Debating visions

Mayoral candidates imagine Kingston circa 2025 at Tuesday’s debate

Bryan Paterson.
Bryan Paterson.
Photo: 
Dorothy Hector.
Dorothy Hector.
Photo: 
Scott Foster.
Scott Foster.
Photo: 
Rick Downes.
Rick Downes.
Photo: 
Brenda Slomka.
Brenda Slomka.
Photo: 

Five of the six mayoral candidates explained their vision for Kingston in 2025 during a mayoral candidate meeting that took place Tuesday evening at St. Lawrence College (SLC).

The event, which discussed issues including youth engagement in politics, the proposed airport expansion, new immigrants, anti-poverty and Kingston companies, was co-sponsored by Imagine Kingston and SLC.

Michael J. M. Owen was absent from the meeting. Bill Richard, Imagine Kingston roundtable member and moderator, told the audience that Owen’s absence was due to an illness.

Both community and Imagine Kingston members formed the panel that asked the attending candidates — Rick Downes, Scott Foster, Dorothy Hector, Bryan Paterson and Brenda Slomka — a series of questions.

Panelists included Michael Harris, KEYS director; Peng Sang Cau, president and CEO of Transformix; Andi Shea, student representative from SLC; and Walter Fenlon of Assante Wealth Management.

The public was given the opportunity to write down questions for the candidates, but due to time constraints the questions weren’t asked during the meeting.

Fenlon posed the introductory question, which asked candidates to describe in three minutes “their Kingston in 2025” and the outcomes they’d like to achieve after four years in office.

Seven additional panel questions preceded concluding remarks, with two minutes given for an answer. One-minute follow-ups were allowed to address points raised by opponents.

Downes began by saying the past must be examined before the future, adding that the foundation point is a “strong, united Council.”

“I want to lead a Council that is united … that gets along, provide role modeling for City staff and I also want to provide role modeling for City agencies,” he said.

He added that the mayor should focus on the next generation, including a plan to allow youth to stay in Kingston with their families.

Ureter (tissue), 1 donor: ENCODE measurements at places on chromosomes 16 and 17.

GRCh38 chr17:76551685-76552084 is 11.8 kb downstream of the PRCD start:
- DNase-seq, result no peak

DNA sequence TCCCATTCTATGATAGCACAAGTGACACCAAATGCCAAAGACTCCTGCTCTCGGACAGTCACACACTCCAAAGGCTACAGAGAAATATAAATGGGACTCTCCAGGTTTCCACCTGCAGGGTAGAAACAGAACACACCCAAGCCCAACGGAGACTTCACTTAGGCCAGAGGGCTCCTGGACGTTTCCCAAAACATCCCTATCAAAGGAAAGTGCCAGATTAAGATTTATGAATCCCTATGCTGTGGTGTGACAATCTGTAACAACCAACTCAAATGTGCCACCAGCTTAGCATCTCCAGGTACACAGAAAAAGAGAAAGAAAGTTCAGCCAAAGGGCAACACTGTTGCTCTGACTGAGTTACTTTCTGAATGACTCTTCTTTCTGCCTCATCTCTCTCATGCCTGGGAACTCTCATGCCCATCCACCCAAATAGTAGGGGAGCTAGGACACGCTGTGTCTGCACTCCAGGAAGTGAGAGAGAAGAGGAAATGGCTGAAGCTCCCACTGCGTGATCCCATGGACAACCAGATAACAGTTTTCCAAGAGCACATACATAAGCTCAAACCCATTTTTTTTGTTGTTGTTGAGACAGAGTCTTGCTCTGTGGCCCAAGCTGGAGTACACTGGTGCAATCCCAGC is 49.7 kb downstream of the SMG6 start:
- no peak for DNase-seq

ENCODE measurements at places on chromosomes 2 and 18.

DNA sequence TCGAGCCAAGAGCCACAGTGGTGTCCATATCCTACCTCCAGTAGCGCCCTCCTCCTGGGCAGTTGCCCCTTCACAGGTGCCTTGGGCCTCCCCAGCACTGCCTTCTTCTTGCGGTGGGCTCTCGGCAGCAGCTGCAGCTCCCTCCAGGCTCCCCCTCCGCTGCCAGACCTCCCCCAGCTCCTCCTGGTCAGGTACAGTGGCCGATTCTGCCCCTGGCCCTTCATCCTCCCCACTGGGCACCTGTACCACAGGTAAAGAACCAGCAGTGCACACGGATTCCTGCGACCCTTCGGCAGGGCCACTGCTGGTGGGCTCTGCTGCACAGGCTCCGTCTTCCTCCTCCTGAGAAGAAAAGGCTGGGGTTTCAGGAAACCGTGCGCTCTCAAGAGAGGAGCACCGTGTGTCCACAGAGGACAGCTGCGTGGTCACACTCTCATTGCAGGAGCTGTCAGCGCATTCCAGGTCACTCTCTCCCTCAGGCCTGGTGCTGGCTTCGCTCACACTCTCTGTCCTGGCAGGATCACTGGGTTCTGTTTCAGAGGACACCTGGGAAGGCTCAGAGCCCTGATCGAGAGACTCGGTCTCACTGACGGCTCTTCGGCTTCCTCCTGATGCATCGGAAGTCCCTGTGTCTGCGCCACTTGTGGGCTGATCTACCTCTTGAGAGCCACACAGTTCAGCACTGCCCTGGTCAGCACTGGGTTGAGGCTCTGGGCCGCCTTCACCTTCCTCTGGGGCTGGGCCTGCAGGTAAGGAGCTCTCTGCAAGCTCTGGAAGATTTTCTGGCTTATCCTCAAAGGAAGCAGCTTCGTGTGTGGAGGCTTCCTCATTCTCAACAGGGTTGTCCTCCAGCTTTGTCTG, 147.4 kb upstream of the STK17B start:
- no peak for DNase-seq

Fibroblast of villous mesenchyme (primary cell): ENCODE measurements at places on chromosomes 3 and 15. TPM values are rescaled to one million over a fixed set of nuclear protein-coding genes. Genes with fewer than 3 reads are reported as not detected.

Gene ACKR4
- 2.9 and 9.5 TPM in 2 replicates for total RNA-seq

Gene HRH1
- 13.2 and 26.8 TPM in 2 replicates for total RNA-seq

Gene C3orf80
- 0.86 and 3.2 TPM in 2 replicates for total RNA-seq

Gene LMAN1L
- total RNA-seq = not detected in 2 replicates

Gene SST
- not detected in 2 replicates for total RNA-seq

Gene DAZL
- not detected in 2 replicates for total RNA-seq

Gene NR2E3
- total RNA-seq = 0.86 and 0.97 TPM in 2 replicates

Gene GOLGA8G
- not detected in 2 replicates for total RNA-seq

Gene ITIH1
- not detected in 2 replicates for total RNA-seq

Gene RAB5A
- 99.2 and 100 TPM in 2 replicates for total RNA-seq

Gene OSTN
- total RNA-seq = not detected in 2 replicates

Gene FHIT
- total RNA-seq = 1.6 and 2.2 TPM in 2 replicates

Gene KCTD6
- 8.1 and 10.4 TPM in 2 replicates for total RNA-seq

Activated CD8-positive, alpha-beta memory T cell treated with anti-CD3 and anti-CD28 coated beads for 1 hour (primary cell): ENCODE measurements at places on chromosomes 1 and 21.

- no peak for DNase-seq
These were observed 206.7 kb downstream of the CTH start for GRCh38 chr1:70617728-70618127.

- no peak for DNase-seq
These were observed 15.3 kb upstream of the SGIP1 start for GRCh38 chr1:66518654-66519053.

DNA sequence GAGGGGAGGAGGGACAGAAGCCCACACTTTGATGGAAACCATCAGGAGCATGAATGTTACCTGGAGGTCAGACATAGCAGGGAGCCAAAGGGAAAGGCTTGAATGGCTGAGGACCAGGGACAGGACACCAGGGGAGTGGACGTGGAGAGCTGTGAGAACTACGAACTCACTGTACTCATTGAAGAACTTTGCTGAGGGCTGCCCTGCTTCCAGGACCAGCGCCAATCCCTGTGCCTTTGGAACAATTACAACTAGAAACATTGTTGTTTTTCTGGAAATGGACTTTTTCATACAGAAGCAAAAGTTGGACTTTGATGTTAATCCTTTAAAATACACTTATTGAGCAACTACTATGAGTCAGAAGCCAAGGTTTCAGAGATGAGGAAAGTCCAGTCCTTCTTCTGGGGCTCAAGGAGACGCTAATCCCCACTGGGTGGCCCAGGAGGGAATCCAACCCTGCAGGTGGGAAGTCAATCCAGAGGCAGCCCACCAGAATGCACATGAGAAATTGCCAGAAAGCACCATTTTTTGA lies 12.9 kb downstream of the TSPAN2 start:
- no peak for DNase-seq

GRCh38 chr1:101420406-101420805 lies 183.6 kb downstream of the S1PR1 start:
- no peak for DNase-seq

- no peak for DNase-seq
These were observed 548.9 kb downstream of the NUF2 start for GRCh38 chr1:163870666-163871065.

A “city that changes, that’s dynamic” is Foster’s vision for Kingston, one that includes a new official City plan, electric cars and transit used by 15 to 20 per cent of the population, he said.

He said jobs and housing are the biggest challenges facing residents ages 18 to 24, adding that he drafted a bylaw during Thanksgiving “to provide for the licensing and regulation of residential rental units in the City of Kingston”.

Hector said she sees Kingston as “the hub of eastern Ontario”, adding to her vision an annual event — “Celebrate Kingston” — “that would recognize and celebrate our accomplishments as a community” and an annual summit to “develop policies that encourage sustainability throughout the region.”.

She said that she wants to support youth and harness their energy, “using the strengths of our youth for everyone’s advantage.”

Paterson began by introducing three parts of his vision: “Seize economic opportunities; revitalize our neighbourhoods and the waterfront; and live within our means.”

He added that he wants to see a smaller gap between the rich and poor, as well as the restoration of Portsmouth Olympic Harbour and “key parts” of Kingston Penitentiary.

He also proposed a City Council internship program as a way to engage Kingston’s youth and wants to encourage more volunteerism among them.

Slomka’s vision included “a world-renowned climate adaptation centre, a waterfront innovation district, integrated infrastructure to support active transportation, greater societal and intergenerational equity”, adding that the most important part would be celebrating 10 years since the “victory of the ‘no casino’ referendum.”

For student engagement, she suggested having courses at Queen’s that can be cross-referenced with SLC and RMC.

“I think there needs to be a course or some courses that are created … in which students design the type of city that they want to live in, and the key values that they believe are beneficial for an engaging, vital community,” she said.

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